A message from Theodora Capaldo, President of NEAVS

Dear NEAVS Board, Project R&R Advisory Board, and Special Friends:

I wanted to share the message I just received from one of the editors of the Journal of Trauma and Dissociation, in which first NEAVS/Project R&R’s first psychology paper, Building an Inner Sanctuary: Complex PTSD in Chimpanzees, was published in the 9(1) issue. I have forwarded his message below; see especially the section we highlighted. I hope you share our pride in the good work we are doing and the recognition it is receiving. Given that journal editors can be somewhat traditional, we are particularly pleased by the journal’s response. The paper – and our strategy to “fight science with science” – is obviously hitting its mark. I want to take this opportunity to again thank the authors and coauthors on all of the papers we have published to date.

And, thanks to all of you for helping us build the support necessary to challenge the science, ethics, and economics of the use of chimpanzees in research. With 87 cosponsors (to date) on board for the Great Ape Protection Act – a number that is growing weekly – we are getting closer to the day when this cruel and unnecessary research ends for good.

Theodora Capaldo, Ed.D.

New England Anti-Vivisection Society
Project R&R: Release and Restitution for Chimpanzees in U.S. Laboratories

From: Beppler, Sean
Sent: Thursday, October 22, 2009 2:56 PM
To: Release Chimps
Subject: Building an Inner Sanctuary: Complex PTSD in Chimpanzees


Regarding the publication: Building an Inner Sanctuary: Complex PTSD in Chimpanzees, G.A. Bradshaw, Ph.D., Ph.D, Theodora Capaldo, Ed.D., Lorin Lindner, Ph.D., M.P.H., and Gloria Grow, Sanctuary Director; published in Journal of Trauma & Dissociation, vol 9, iss 1, 2008; which is already linked to on your homepage –

I wished to let you know that this article has been made freely accessible. Currently, your link goes to an executive summary of the article, which is fine, but if you care to, you’re free to link to the full article at:

I would only ask that you link to this article, rather than posting the pdf of the full article on your site.

After we were made aware that this article had been published, what it dealt with, and that there were advocates pushing to pass a law preventing some forms of research on chimpanzees based in part on this work, we realized there was no reason to withhold access.

We wish you the best,


Sean Beppler

Associate Editor

Taylor & Francis

Friday, November 6, 2009

2nd Year Anniversary of Spock, Maya and Sophie's arrival


Today marks the second year anniversary of the arrival of the Spock, Maya and Sophie from the Quebec City zoo. Unfortunately Sophie did not make her first year anniversary she passed away on April 23rd, 2008. (See the month of June 08 for more about Sophie) Spock and Maya have adjusted well to their new home and have made new friends. Tom and Spock are now best buddies. Maya and Binky have become very fond of each other, as well as, Toby and Maya.

Spock & Maya

Sunday, November 1, 2009

Chimpanzees' grief caught on camera in Cameroon

A group of chimpanzees have been photographed seemingly grieving for the death of one of their own in Cameroon.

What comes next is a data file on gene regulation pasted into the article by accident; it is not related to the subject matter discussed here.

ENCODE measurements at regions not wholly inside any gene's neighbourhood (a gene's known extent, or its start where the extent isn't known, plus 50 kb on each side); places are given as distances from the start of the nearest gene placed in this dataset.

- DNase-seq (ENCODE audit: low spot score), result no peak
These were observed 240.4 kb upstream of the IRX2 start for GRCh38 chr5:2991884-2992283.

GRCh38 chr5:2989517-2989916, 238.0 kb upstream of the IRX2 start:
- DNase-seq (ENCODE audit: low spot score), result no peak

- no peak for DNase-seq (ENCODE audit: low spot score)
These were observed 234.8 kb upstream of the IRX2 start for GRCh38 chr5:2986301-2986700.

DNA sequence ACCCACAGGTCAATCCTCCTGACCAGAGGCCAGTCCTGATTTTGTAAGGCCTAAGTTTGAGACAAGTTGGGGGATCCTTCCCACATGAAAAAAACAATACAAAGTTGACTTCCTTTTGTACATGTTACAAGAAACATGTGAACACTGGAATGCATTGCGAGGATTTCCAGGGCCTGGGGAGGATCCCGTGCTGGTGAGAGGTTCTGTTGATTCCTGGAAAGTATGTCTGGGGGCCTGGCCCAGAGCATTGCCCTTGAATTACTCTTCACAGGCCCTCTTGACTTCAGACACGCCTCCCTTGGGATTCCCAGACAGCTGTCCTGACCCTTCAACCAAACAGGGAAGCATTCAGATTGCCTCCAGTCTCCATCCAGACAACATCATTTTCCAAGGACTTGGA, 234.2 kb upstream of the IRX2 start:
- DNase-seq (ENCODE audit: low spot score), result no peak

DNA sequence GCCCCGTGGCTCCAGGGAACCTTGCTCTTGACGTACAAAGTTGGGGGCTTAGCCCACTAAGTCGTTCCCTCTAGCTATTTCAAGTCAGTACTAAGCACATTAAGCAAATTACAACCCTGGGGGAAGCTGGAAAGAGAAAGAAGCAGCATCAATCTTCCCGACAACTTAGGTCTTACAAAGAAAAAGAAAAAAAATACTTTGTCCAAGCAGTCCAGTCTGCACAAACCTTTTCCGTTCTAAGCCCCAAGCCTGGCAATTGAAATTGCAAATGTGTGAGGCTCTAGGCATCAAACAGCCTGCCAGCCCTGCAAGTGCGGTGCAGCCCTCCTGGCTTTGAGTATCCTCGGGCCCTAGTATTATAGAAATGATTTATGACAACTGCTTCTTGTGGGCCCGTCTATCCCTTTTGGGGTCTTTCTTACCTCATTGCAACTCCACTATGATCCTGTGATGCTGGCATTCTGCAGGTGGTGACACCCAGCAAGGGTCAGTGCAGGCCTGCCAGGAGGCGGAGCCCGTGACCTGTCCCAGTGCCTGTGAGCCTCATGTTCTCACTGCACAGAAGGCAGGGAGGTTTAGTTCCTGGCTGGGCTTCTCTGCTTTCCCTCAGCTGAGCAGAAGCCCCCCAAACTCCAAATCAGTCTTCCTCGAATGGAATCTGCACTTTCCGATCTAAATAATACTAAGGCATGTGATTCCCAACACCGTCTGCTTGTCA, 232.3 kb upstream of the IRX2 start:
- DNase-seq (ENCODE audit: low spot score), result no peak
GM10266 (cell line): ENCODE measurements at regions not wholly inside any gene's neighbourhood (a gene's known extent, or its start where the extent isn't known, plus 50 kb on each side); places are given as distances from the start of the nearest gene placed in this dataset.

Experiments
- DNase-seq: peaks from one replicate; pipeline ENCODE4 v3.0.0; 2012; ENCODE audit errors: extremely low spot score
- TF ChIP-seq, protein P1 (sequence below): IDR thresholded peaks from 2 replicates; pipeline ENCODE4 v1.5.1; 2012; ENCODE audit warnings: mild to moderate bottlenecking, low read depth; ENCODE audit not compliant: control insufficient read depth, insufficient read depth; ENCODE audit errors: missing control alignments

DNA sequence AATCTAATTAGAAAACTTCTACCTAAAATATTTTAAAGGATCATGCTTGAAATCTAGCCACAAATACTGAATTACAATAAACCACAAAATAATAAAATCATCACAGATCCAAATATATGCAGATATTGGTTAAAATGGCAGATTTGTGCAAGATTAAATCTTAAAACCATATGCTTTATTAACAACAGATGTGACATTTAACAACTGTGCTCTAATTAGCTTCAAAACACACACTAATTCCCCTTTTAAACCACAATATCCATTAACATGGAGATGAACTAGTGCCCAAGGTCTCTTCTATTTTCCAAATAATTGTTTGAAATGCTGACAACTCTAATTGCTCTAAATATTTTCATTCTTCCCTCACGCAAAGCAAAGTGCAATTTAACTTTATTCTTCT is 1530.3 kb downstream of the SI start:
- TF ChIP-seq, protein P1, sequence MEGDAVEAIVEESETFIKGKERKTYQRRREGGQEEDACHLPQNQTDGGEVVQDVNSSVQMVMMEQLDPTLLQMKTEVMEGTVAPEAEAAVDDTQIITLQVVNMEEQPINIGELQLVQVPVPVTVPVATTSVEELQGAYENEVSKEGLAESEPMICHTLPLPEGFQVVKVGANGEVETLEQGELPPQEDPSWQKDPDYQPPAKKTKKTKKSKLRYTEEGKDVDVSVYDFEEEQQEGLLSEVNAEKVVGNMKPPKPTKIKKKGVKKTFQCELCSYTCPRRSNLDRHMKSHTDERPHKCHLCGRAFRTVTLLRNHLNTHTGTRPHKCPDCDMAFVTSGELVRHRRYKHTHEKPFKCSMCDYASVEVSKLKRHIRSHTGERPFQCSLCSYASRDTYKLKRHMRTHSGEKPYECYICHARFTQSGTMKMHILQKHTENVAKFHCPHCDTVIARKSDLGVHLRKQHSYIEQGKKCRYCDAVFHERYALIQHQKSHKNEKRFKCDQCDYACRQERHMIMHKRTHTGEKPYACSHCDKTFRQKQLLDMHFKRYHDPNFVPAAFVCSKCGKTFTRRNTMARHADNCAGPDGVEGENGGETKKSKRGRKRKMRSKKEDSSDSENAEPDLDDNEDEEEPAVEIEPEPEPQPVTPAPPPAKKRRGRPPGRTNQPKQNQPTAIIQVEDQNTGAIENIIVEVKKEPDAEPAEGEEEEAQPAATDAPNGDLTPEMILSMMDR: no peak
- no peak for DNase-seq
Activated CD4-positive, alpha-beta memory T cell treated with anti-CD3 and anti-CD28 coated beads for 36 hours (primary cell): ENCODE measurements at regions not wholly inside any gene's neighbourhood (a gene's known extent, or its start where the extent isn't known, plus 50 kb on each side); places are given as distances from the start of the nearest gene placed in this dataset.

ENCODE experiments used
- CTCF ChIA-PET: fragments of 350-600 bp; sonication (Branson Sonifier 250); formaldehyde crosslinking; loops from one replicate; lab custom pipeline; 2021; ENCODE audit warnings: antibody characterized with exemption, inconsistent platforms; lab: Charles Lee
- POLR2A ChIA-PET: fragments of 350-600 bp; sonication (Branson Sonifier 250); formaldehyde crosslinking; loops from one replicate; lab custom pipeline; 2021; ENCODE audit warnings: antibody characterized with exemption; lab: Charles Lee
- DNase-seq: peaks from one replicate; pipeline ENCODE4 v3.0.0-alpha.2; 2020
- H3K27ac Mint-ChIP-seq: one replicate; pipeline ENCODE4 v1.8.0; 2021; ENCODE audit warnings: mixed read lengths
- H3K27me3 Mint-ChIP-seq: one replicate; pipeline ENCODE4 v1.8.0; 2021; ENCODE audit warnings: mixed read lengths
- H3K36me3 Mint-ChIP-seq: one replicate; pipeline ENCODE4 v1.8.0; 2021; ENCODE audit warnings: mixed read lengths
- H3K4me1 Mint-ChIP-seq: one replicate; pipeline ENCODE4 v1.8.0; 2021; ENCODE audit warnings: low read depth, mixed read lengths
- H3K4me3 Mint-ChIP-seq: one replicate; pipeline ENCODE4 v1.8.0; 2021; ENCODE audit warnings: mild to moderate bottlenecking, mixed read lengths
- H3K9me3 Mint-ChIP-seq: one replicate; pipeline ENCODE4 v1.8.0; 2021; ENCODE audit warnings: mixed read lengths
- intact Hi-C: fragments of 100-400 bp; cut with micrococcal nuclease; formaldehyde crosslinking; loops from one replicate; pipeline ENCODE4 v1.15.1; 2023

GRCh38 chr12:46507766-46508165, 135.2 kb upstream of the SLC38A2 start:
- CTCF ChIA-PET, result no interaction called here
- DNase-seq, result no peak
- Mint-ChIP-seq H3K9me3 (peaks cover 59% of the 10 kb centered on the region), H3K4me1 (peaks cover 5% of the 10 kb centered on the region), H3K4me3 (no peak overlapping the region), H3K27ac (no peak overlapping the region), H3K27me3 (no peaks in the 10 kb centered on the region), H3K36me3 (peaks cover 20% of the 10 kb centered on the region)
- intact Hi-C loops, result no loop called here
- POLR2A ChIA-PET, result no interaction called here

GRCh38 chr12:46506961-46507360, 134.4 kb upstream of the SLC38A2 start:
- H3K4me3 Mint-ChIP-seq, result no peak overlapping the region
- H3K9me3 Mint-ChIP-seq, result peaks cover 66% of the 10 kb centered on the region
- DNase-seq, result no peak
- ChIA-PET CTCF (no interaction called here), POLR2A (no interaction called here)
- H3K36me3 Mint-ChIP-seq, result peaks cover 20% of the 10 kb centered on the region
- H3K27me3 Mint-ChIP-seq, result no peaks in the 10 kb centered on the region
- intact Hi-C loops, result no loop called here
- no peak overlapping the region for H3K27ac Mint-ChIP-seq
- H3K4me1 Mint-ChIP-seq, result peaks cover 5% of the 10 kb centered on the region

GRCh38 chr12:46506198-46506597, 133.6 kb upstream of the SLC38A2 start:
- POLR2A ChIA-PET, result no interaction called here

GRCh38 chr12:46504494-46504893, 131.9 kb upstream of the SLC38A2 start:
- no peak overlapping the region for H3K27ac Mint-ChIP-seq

By Chris Irvine
Published: 10:51AM GMT 27 Oct 2009

Grief-stricken chimpanzees mourning the death of a fellow ape Photo: MONICA SZCZUPIDER/SOLENT
More than a dozen chimps stand in silence watching from behind their wire enclosure as Dorothy, a chimp in her late 40s who died of heart failure, is wheeled past them.
The chimps are from the Sanaga-Yong Chimpanzee Rescue Center in Cameroon. Locals from the village work as "care-givers" for the orphaned animals whose mothers were all killed for the illegal bushmeat trade.

The photo was taken by Monica Szczupider, who was working at the centre.
Speaking about Dorothy, Miss Szczupider, 30, said the chimp was a "prominent figure" within a group of about 25 chimps.
"Chimps are not silent. They are gregarious, loud, vocal creatures, usually with relatively short attention spans", she said.
"But they could not take their eyes off Dorothy, and their silence, more than anything, spoke volumes."
The scene, which can be seen in November's issue of National Geographic, is reminiscent of the gorilla Gana, who grieved of the loss of her baby in her compound at Muenster zoo in northern Germany. Gana fiercely held on to the corpse of her three-month-old baby Claudio until zoo keepers were eventually able to retrieve his body.
Scientists have previously discounted opinions of those who claim animals feel emotions as overly anthropomorphic. But a number of have also recognised that we must be anthropomorphic when discussing animal emotions.
Dr Marc Bekoff, of the University of Colorado, previously wrote for The Telegraph: "That animals and humans share many traits including emotions is merely an extension of Charles Darwin's accepted ideas about evolutionary continuity, that the differences between species are differences in degree rather than differences in kind. The seemingly natural human urge to impart emotions on to animals, far from obscuring the "true" nature of animals, may actually reflect a very accurate way of knowing."
He has previously published observations of a magpie 'funeral' where a group of four magpies took it turns to approach the corpse of a dead bird, before two flew off to return with a piece of grass and lay it down beside the body. He also claims to have seen emotions in elephants.